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The Honolulu Advertiser
Posted on: Saturday, July 13, 2002

Owner seeking information about Delft tiles

By Leslie Hindman

Q.I own eight tiles that I'm told are Delft tiles made in the 17th century. I would appreciate it if you can authenticate and appraise the tiles.

— Daphne Bradlow, Chicago

A. I can't authenticate anything I can't actually inspect. However, your tiles certainly look Delft and 17th century.

The name Delft comes from the town in Holland most famous for producing this kind of tin-glazed earthenware. Delftware or English Delft also is the name used for similar wares made in England until roughly 1800.The rise of Delft, or, to avoid confusion, Dutch Delft, can be traced to an interruption in the Dutch China trade and the decline of the Dutch brewing industry.

Italian potters first brought their method for making tin-glazed earthenware to Holland in the early 1500s, but local manufacturing never really took off until the next century, when porcelain imports from China were reduced by a civil war and a number of idled breweries were converted into potteries.

By the middle of the 17th century, there were about 30 "Delft" potteries in Holland, with many located in and around the town of Delft.

Much Delft was made in imitation of Chinese blue and white porcelain, but somewhat later European motifs, such as landscapes and figures, were introduced. Polychrome (multicolor) wares also were made in great abundance.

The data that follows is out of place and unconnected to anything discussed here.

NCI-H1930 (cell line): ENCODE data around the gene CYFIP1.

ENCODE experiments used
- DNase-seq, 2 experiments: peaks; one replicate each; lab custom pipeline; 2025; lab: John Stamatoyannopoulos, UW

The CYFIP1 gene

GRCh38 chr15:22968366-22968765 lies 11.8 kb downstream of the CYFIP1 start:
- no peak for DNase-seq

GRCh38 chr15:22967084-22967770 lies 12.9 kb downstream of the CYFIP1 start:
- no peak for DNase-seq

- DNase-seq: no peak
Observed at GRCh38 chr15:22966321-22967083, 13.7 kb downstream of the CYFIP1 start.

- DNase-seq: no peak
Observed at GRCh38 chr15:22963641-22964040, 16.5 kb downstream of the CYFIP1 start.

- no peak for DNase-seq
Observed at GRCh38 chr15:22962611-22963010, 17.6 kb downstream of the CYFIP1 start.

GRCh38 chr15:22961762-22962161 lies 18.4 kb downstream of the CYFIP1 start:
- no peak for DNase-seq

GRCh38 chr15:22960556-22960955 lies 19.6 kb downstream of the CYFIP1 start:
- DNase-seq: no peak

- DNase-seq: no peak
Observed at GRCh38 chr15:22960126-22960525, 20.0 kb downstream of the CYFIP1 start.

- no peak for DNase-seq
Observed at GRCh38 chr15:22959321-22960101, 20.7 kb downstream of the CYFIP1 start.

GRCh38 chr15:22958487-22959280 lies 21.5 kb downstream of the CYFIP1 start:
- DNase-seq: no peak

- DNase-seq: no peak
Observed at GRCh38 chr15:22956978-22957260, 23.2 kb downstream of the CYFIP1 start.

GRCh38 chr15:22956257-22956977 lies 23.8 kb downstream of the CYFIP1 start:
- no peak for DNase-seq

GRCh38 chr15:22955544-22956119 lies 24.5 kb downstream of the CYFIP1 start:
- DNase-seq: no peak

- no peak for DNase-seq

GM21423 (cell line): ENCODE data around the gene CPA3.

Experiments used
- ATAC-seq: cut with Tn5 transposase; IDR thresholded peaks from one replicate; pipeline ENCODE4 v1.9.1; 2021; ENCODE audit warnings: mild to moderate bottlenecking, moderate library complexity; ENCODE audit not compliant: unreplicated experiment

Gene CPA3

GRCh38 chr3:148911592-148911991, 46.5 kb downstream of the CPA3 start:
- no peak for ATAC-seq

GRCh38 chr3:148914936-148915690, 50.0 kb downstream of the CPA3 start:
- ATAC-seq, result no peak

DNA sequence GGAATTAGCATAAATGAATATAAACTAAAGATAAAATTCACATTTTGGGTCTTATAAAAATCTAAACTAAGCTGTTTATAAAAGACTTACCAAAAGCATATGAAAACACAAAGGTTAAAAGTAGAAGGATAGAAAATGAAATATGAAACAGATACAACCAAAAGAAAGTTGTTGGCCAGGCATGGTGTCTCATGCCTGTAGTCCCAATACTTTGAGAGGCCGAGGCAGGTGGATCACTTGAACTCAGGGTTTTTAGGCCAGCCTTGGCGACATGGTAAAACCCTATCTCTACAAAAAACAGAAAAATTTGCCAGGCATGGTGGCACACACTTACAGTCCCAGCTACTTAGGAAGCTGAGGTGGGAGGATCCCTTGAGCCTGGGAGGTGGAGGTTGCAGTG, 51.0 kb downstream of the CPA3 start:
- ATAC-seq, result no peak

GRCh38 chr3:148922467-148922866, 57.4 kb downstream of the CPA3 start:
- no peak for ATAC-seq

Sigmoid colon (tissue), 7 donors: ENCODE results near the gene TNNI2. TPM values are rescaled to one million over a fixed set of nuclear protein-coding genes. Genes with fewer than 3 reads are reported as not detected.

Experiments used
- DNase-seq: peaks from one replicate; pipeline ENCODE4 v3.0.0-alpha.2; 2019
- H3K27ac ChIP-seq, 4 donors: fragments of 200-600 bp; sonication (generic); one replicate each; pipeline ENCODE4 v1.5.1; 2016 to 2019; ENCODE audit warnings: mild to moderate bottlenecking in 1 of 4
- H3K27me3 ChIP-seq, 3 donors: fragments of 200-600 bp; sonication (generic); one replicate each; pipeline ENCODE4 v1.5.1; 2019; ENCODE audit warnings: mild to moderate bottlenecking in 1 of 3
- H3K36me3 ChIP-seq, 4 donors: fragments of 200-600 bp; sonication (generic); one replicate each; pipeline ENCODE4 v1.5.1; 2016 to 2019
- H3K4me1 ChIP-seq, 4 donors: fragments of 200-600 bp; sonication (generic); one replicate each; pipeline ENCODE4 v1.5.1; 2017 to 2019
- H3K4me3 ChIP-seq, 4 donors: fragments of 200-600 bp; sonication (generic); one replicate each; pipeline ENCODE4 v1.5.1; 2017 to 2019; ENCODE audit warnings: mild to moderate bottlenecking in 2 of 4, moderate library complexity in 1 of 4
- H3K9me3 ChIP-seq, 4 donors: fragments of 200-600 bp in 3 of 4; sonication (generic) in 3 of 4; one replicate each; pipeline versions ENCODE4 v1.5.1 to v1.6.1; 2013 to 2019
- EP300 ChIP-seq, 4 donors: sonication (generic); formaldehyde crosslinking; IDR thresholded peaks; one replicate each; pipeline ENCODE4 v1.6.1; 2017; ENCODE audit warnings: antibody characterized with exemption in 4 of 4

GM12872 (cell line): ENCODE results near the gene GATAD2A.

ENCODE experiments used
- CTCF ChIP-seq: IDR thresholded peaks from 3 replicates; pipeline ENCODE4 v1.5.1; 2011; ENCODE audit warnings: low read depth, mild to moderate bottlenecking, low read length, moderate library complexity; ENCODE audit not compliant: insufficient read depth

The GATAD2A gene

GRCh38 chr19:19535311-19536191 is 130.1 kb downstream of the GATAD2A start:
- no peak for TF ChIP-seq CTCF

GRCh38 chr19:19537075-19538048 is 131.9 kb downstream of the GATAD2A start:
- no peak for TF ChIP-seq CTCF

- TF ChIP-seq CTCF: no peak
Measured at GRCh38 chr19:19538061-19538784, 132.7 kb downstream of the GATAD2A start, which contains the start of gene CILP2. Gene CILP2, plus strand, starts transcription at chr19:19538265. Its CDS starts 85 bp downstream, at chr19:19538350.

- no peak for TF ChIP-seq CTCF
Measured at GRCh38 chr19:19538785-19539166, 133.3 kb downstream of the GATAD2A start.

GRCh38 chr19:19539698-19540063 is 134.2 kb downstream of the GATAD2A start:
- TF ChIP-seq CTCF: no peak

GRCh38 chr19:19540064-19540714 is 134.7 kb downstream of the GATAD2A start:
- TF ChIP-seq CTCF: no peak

Delft potters produced tableware and tiles, plaques, vases, figures and novelty items. All are collected, but in terms of prices, tiles tend to be rather affordable. They were used extensively in the damp climate of the Netherlands and also were manufactured for export. Many survive.

Collectors demand and are willing to pay for perfection in Delft plates or vases, but the standard for tiles is more forgiving. Bumps, chips and imperfections are to be expected. Most Delft tiles from the 17th century sell in the $75 to $150 range, with unusual subjects and more elaborate designs going for more. Your tiles appear to be in good condition and, if they are authentic, I value them at about $100 to $125 each.

Q. I'd like help to date and value a cigar display case. It has a lever in the back, and when pushed or pulled, it operates the curved glass front. I have had it for 20 years and have never seen another.

—Lewis Hollingsworth, Amarillo, Texas

A. I've never seen one exactly like this, either. It has a great yellow color and an interesting circular shape, and sports some terrific cigar advertisements.

Cases like yours were used in general stores, bars and tobacco shops. The lever in the back allowed the clerk to open the case for the customer. Sometimes cases like this were coin operated, as well, opening from the front after the customer deposited the appropriate coins.

Tobacco and cigar collectors frequently buy cases like this to display their collections, and I believe yours, which dates from 1890 to 1910, would sell for $1,500 to $2,000.

Leslie Hindman is the author of "Adventures at the Auction" and host of two HGTV shows. She welcomes letters but cannot reply individually. Send photos of object (sorry, they can't be returned) with identifying marks visible, a brief history and your daytime phone number to: What's It Worth, The Honolulu Advertiser, P.O. Box 3110, Honolulu, HI 96802.